We want to highlight a specific behaviour related gender identity that is sometimes accidentally enacted. At the gathering we ask people to respect other people’s choice of pronoun and gender-identity. We understand that deliberately and/or repeatedly mis-gendering someone is harmful and can be experienced as oppression. In meetings people might ask you what your pronoun is – this means if you want to be referred to as she/her they/them. Don’t assume someone’s pronoun or gender identity depending on how they look – ask first. We want the camp to be a welcoming space to people of a gender or none.
Acting against oppression is a collective process and we should try to do this as kindly as possible. ‘Calling in’ can be more powerful than ‘calling out’ and means asking people to show solidarity and speaking of the common ground you share. We ask people to try this before ‘calling out’. Remind people to act against oppression in the spirit of comradeship, rather than policing each other as this can be alienating and is often counter-productive.
Everybody makes mistakes and we are in still learning, so please be gentle with each other. Remember, solidarity is the weapon of the people!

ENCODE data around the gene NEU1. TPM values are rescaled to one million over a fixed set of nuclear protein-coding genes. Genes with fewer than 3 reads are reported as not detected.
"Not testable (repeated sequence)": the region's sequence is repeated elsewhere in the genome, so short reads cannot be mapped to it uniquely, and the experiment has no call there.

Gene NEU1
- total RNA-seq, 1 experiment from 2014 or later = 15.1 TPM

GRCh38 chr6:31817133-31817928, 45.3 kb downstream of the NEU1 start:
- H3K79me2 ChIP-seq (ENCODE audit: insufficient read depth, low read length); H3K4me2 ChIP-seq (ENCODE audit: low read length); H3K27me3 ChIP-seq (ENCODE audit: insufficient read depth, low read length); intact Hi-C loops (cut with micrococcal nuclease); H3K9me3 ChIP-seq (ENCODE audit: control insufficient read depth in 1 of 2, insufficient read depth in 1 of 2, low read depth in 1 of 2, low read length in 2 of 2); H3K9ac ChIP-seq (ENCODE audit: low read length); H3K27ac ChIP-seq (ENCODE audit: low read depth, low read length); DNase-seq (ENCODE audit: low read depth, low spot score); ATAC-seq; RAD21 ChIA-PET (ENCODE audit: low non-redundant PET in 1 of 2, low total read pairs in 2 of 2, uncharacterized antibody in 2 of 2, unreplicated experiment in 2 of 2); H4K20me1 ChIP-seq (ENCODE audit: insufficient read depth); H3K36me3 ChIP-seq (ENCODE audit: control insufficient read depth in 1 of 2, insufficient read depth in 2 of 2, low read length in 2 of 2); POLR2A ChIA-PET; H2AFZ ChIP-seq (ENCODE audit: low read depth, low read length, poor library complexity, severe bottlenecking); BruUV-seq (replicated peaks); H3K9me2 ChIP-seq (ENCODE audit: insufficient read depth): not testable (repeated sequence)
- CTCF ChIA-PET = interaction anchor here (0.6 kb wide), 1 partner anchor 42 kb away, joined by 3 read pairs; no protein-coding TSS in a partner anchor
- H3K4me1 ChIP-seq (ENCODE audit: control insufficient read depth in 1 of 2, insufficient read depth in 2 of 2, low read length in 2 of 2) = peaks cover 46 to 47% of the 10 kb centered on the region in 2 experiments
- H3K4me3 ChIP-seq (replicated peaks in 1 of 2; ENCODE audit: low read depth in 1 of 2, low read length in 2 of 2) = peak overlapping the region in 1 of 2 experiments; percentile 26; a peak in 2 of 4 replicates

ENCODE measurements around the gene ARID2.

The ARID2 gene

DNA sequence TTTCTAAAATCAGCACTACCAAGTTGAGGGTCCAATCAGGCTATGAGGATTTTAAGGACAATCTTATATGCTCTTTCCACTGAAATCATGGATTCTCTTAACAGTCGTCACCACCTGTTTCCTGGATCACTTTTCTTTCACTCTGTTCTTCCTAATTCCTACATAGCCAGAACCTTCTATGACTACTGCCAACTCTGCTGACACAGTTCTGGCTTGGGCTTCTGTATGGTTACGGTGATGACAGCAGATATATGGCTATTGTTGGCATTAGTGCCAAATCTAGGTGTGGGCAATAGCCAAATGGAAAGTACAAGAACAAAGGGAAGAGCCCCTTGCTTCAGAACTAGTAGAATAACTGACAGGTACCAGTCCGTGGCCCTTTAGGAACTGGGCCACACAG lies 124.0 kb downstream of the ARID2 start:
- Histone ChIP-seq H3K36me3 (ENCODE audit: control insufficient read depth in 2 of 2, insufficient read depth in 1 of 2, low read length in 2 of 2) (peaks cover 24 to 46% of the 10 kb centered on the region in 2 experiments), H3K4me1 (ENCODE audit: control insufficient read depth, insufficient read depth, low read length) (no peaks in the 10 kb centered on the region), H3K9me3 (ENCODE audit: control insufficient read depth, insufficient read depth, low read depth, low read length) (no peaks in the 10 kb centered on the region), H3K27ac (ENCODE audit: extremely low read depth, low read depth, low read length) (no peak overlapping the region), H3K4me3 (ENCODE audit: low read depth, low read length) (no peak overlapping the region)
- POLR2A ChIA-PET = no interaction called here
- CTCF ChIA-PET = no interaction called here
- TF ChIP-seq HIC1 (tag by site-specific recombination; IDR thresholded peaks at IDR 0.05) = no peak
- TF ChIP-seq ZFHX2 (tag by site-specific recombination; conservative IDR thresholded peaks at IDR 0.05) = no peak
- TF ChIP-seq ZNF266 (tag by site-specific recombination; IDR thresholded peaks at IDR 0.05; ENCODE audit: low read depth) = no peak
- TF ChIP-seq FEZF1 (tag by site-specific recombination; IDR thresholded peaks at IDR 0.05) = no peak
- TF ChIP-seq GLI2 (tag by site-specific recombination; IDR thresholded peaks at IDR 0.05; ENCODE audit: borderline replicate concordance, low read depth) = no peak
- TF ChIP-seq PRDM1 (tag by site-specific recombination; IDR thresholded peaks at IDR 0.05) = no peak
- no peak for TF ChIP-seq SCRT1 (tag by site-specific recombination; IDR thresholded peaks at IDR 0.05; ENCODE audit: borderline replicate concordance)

Camping in a field and attending meetings/workshops can pose particular challenges for people who use wheelchairs, have other mobility needs or are hearing impaired. The gathering will include priority camping areas and level access toilets, but please let us know if there is more we can do to make the gathering work for your physical needs. Similarly if you have any other kinds of accessibility needs, related to mental health for example, then do let us know. We’ll do our best to provide information and to meet people’s needs, but as access is a practice, not a destination, we invite people to let us know about ways we can improve. The revolution must be accessible!